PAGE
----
All children are powerful learners. In fact, most people complete their most impressive intellectual accomplishment before the age of five — the ability to understand and speak language.
Children imbibe everything around them; they are literally marinated in stimulus from which they learn. Through every detail of family and social interaction — things that are attended to, rewarded or valued, body posture, language use etc. — children absorb that which matters to the adults in their culture.
Children are so attentive to what goes on around them that by six months the babbling of infants no longer includes sounds not spoken by their parents. Children absorb their culture like a cucumber absorbs pickle brine.
James Gee uses the term “deep learning” to describe that very pickle brine. Deep learning is whatever a culture puts into the brine to teach and direct children from infancy. In the West, and most emphatically in the middle-class, deep learning has focused on preparation in the attitudes of oral and written language, building the foundation for learning in schools and, more fundamentally, the foundation for access to the wider culture of the civilization: reading, music, math, arts, literature, science, etc.
Homes that embody such a cultural commitment to learning are often filled with a love of learning. Parents not only read to their children but read also for themselves, and children see their parents model learning behaviors. In these homes, a learning culture becomes anchored in the lives of children. Learning is not simply a useful skill, or a set of knowledge, or even a degree of intelligence. Rather, learning becomes a value or way of life, without which life is incomplete.
This cultural preparation for learning (deep learning), begins at infancy and happens with varying degrees of success. People are generally aware of the behaviors that pass on this learning culture but not always. Over thirty years of research has helped to define them. Annette Lareau identifies cultural repertoires that support learning, including “talking with children, reasoning with children, and teaching them to solve problems through negotiation.” Betty Hart and Todd Risley argue powerfully that the simple quantity and variety of language usage that children are exposed to leaves a strong foundation for vocabulary and therefore reading success. J.W. Getzel argues that school culture requires “an achievement ethic with high valuation of the future, deferred gratification, symbolic commitment to success.” These and many other researchers and writers (to be fully delineated Wednesdays in this blog) can be understood as providing a detailed description of the deep learning required for success in modern Western civilization. Deep learning in other cultures is also strong but may be focused in different ways.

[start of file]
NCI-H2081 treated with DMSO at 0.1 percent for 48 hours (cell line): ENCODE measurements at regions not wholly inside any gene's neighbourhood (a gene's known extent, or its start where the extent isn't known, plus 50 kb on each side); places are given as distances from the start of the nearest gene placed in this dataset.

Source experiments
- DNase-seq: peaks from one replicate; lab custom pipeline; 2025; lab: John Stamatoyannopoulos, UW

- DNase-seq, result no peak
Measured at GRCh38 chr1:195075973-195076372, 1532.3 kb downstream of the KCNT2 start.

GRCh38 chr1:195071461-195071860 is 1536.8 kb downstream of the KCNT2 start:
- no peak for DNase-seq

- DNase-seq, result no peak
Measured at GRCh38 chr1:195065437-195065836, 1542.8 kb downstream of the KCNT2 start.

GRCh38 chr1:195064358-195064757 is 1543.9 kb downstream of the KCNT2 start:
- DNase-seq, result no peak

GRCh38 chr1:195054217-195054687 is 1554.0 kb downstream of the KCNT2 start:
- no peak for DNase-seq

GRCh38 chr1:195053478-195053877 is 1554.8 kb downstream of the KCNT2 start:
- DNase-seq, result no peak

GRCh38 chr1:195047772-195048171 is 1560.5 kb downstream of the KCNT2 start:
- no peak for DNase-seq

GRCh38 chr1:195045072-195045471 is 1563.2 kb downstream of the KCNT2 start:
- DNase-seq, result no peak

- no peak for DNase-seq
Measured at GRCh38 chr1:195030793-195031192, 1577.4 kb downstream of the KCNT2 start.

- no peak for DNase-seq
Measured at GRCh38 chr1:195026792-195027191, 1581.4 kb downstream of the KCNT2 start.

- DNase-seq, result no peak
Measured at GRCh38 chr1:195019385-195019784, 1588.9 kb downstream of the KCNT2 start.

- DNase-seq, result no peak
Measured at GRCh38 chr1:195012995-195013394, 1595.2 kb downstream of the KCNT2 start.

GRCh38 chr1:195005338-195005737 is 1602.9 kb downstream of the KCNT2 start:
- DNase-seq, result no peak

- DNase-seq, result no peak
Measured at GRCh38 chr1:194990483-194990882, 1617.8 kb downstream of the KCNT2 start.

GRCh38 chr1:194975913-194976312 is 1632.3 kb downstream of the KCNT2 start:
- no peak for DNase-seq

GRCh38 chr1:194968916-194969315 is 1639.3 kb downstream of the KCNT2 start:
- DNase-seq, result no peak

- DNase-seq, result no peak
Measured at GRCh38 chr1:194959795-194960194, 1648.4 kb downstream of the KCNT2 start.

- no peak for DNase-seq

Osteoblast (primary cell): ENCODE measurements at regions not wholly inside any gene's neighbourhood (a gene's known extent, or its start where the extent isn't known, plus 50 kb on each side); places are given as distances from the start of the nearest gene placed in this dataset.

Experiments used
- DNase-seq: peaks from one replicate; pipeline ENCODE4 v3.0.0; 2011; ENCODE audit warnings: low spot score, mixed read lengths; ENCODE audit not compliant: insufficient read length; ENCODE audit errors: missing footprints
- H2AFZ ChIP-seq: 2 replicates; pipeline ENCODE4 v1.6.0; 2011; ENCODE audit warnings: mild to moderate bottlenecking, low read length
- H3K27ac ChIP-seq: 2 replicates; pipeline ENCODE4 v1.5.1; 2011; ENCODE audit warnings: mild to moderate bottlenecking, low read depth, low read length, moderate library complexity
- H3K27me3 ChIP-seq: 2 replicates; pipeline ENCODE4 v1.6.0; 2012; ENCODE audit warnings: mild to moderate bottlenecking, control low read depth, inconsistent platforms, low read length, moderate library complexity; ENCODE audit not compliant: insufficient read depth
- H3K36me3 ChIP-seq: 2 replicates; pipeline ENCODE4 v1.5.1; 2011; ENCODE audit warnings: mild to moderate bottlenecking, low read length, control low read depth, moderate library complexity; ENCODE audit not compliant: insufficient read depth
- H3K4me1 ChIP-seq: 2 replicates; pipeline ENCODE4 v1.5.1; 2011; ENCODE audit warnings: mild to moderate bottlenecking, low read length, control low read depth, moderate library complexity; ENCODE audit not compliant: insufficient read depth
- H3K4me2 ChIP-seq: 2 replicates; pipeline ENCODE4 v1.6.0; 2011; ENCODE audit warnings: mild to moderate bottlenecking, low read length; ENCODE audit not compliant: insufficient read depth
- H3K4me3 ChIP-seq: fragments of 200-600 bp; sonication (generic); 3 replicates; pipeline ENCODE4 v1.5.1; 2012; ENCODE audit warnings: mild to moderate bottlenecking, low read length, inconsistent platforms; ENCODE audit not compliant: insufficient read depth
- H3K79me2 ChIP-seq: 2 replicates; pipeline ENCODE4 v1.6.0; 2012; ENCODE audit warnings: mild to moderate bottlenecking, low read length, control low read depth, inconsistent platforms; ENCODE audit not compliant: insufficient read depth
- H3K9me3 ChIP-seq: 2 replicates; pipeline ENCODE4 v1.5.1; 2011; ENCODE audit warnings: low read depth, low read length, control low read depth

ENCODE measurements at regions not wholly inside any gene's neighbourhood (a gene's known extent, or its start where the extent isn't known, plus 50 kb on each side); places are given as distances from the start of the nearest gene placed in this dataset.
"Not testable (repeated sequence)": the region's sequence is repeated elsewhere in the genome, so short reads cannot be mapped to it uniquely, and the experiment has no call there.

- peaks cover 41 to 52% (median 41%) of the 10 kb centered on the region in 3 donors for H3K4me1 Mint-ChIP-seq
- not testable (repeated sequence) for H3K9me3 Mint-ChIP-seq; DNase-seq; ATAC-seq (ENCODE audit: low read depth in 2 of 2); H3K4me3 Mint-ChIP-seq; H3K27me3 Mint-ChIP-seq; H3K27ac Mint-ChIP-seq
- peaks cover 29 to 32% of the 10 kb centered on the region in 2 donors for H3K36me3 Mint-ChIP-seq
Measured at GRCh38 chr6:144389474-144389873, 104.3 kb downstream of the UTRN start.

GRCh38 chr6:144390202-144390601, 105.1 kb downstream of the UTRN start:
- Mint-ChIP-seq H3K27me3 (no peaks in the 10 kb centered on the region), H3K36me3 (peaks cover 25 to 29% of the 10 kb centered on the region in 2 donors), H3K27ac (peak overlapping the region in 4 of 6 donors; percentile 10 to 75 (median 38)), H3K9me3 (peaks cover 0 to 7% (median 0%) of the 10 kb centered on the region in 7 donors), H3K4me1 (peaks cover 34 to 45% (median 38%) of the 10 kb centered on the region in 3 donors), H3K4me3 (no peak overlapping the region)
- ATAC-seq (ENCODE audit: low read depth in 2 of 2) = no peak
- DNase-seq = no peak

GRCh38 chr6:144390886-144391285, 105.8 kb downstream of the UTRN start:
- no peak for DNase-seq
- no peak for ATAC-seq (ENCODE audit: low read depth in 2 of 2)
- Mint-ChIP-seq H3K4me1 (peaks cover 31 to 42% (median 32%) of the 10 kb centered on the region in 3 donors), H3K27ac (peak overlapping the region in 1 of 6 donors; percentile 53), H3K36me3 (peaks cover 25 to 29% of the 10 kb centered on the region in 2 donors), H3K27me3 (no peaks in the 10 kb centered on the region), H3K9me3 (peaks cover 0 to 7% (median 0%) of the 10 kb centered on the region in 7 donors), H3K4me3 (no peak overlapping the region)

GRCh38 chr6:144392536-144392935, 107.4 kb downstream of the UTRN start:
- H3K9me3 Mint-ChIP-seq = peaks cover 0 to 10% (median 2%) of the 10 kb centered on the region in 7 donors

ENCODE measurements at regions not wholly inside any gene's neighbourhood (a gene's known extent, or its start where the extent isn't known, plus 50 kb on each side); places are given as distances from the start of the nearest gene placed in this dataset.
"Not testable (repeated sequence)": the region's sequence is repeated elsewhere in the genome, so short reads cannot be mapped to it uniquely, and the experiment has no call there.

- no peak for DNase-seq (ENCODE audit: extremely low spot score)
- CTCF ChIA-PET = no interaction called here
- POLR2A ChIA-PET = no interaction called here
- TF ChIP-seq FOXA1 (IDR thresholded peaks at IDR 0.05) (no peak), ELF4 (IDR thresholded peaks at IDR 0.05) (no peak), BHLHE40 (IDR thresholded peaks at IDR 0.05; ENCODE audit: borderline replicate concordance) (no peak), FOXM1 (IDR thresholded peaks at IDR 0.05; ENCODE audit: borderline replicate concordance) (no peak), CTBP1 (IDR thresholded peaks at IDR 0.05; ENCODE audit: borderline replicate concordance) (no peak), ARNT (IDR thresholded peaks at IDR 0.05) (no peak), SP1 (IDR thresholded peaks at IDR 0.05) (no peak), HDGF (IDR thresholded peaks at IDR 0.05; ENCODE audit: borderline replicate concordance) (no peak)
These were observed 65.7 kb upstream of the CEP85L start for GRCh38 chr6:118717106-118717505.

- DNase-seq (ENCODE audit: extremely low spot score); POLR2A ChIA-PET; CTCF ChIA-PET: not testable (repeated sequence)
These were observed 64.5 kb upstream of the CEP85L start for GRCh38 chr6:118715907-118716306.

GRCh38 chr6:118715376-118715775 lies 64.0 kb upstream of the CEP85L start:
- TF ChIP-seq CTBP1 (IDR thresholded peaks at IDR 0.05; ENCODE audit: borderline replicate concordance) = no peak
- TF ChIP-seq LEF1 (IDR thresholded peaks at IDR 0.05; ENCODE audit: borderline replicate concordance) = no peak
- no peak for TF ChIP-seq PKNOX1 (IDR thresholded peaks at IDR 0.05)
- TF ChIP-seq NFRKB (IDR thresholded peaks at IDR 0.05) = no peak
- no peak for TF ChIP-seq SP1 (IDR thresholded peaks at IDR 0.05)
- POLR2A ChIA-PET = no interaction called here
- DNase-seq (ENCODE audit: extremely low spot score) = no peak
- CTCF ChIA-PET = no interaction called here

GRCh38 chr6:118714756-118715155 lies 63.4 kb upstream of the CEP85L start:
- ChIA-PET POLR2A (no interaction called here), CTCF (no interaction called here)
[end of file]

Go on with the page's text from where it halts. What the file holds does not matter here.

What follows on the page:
In the early 20th century John Dewey and Margaret Mead independently argued that because of the new faster pace of change in society, including the impact of new technologies and the greater connection between different cultures around the world that the heart of Western cultural learning now had to include not only what children learn but how children learn. The focus of education has to include not only specific knowledge, but also the drive and the ability to continuously learn new things.
The value of learning itself becomes part of the rites and behaviors that underlie a modern learning culture. The research mentioned above describes the details of these rites and behaviors.
This is the deep learning of Western culture, and without it children and families and cut off from school success are also from access to modern civilization. No meaningful education reform can possibly succeed without taking its nurture into account.